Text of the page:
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Swedish Cottage: W79
The home to the Marionette Theater is a quaint Baltic fir log cottage of Swedish origin called the Swedish Cottage.
Built in 1875 it was originally a traditional schoolhouse. Transported to the United States by the Swedish government it was exhibited at the U.S. Centennial Exposition, held in 1876 in Philadelphia. This Nordic Romantic style structure was showcased as an example of the Swedes' superior woodworking craftsmanship. The charm of the Cottage made an indelible impression with the New York City Board of Commissioners, which purchased it after the Exhibition for $1,500.
Central Park's chief landscape architect, Frederick Law Olmsted recommended that the Cottage be taken apart, transported to New York City, and reassembled at its present site in 1877.
First used as a tool house and then a library it was later turned into a comfort station and lunchroom and then into the Park's entomological laboratory only to become the district headquarters for the Civil Defense during WWII.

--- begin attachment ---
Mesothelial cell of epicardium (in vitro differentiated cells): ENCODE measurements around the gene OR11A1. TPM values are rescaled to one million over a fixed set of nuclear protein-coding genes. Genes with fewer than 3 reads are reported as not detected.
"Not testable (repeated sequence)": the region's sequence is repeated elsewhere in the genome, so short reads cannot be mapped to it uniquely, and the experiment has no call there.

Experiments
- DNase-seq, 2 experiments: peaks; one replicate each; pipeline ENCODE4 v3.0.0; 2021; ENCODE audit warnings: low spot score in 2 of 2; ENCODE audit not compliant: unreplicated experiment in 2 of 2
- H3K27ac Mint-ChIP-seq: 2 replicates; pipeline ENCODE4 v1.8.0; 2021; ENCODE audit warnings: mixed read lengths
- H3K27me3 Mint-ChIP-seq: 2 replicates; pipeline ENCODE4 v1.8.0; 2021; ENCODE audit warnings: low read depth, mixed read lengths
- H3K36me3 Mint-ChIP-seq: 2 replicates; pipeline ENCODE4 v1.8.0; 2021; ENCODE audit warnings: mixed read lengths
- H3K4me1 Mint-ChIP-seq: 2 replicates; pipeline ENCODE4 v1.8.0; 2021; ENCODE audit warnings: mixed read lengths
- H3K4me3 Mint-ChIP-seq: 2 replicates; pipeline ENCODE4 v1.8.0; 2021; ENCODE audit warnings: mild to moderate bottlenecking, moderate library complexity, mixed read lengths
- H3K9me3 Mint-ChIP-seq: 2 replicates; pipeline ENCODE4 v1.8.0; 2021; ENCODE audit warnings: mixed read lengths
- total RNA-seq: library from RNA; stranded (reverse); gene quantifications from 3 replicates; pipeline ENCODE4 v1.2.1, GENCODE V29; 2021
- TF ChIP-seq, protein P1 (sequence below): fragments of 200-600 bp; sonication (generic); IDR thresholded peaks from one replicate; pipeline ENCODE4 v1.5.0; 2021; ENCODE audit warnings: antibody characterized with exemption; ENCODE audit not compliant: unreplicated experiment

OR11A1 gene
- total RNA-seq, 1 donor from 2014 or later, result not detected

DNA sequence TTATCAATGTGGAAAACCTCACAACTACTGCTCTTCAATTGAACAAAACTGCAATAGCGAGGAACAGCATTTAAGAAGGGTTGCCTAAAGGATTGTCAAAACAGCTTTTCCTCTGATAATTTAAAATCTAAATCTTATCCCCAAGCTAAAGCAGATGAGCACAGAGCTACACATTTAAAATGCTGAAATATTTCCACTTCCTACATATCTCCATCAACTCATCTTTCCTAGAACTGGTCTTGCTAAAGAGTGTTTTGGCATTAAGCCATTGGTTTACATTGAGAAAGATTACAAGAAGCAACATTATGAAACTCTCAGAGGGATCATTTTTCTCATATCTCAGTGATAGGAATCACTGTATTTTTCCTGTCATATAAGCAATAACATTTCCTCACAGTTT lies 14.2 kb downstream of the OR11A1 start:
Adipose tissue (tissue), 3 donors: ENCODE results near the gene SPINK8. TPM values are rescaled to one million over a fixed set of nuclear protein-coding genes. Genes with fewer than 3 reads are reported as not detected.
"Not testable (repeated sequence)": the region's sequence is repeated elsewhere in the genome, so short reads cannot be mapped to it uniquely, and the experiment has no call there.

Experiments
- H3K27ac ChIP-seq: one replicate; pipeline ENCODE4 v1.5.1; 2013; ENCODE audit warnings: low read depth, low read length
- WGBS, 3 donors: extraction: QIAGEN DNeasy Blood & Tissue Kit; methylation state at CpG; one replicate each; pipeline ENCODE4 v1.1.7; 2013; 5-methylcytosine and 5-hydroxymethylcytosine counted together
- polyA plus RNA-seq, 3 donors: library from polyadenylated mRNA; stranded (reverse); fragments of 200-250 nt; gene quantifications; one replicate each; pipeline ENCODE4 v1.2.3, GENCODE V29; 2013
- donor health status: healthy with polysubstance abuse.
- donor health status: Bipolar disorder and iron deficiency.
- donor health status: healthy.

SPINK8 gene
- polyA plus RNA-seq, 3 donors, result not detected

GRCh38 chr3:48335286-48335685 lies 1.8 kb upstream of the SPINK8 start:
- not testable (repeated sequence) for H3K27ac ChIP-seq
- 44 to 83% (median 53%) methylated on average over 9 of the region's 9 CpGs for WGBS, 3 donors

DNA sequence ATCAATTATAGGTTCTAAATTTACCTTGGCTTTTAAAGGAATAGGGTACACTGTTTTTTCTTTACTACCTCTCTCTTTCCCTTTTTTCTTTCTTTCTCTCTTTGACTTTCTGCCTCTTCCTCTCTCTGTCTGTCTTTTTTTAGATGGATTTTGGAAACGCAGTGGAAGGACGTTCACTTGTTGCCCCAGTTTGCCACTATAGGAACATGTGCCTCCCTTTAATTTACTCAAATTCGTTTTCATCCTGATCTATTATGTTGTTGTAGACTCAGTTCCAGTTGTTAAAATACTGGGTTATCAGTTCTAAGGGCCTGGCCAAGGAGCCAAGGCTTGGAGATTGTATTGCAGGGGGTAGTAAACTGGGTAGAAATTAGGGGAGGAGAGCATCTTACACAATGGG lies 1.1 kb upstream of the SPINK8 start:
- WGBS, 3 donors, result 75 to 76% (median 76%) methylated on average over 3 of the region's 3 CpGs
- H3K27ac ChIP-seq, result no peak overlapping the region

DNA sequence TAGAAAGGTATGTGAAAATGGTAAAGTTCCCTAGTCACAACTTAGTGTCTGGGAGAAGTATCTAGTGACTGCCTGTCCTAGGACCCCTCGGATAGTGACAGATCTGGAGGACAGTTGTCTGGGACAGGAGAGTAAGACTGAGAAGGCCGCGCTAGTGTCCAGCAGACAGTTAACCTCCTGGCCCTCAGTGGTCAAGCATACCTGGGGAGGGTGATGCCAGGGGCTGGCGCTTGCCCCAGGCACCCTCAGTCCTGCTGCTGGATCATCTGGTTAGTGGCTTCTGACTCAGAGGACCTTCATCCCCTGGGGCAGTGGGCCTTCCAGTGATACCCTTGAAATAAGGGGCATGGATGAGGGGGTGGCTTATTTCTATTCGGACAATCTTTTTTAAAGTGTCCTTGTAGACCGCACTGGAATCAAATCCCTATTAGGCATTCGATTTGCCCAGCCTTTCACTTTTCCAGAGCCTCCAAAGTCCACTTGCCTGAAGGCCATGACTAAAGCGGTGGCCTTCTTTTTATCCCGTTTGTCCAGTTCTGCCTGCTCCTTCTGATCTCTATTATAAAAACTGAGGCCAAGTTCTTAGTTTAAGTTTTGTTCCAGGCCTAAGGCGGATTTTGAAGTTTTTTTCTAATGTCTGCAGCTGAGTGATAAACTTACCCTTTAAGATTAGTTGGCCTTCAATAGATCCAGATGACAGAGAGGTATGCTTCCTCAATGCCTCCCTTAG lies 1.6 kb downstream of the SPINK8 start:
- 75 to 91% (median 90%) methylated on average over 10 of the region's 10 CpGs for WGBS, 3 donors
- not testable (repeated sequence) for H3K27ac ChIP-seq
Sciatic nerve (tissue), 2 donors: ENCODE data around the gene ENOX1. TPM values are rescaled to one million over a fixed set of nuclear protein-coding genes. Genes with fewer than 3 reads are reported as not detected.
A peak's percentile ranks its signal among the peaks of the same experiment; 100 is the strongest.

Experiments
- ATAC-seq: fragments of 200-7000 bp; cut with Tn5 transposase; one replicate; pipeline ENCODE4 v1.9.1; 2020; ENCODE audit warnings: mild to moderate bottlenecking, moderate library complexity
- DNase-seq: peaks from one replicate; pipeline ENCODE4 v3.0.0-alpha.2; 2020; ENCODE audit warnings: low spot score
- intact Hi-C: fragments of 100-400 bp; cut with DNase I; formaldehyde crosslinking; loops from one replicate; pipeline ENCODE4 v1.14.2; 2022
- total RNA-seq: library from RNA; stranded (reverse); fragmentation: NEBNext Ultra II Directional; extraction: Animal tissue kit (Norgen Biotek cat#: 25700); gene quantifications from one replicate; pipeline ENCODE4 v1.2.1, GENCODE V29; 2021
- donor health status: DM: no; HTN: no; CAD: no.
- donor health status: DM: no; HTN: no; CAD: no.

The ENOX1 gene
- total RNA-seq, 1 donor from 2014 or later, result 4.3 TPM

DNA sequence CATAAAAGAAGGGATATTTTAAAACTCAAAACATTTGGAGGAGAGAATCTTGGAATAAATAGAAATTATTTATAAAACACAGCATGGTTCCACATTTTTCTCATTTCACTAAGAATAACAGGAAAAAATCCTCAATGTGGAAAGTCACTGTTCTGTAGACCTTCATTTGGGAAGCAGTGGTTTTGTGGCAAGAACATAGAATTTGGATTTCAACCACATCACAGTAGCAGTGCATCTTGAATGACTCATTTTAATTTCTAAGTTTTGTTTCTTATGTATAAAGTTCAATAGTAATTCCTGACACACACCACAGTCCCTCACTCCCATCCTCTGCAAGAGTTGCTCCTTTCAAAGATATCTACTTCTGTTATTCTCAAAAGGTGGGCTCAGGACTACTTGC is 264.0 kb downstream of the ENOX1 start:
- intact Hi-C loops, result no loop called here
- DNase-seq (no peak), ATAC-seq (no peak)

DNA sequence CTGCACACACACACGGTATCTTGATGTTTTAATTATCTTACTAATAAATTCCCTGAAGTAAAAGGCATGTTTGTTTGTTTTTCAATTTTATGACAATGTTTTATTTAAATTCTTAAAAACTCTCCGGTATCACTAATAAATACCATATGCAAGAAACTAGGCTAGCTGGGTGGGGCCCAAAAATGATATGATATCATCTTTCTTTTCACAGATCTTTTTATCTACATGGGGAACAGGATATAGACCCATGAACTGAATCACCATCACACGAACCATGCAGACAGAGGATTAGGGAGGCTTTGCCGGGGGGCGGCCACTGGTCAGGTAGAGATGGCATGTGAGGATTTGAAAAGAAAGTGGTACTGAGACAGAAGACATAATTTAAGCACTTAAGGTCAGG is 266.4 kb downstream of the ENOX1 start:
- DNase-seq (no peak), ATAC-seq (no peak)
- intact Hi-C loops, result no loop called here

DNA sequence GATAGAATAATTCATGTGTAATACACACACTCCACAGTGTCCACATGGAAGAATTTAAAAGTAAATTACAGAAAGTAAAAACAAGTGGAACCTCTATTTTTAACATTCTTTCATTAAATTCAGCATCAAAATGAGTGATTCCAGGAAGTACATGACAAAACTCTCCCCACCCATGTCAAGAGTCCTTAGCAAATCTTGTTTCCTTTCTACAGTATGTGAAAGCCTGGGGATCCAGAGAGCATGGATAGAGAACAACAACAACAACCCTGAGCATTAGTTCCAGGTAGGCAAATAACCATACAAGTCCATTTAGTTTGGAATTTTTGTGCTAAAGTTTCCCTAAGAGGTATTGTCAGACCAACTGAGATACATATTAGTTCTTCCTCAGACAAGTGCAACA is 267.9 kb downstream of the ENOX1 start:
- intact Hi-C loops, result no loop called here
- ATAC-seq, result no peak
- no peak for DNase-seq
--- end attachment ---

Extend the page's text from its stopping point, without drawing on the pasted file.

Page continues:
It wasn't until 1947, under the leadership of Mayor Fiorello LaGuardia and Parks Commissioner Robert Moses that the Cottage became the official workshop of the Park Department's Traveling Marionette Theater. In the mid-1970s, a permanent theater was constructed inside the Cottage so that children could see marionette performances in Central Park.
Recently transformed again through restoration the Cottage environment is completely delightful and so perfectly suited for its audience and its genre of theater.

   



   
A mother and child enter the cottage for a performance of the Marionette Theater.


   



   
The cottage in spring is a great place to see stunning Flowering Dogwood.


   
The cottage is the place to see this stunning variety of Flowering Dogwood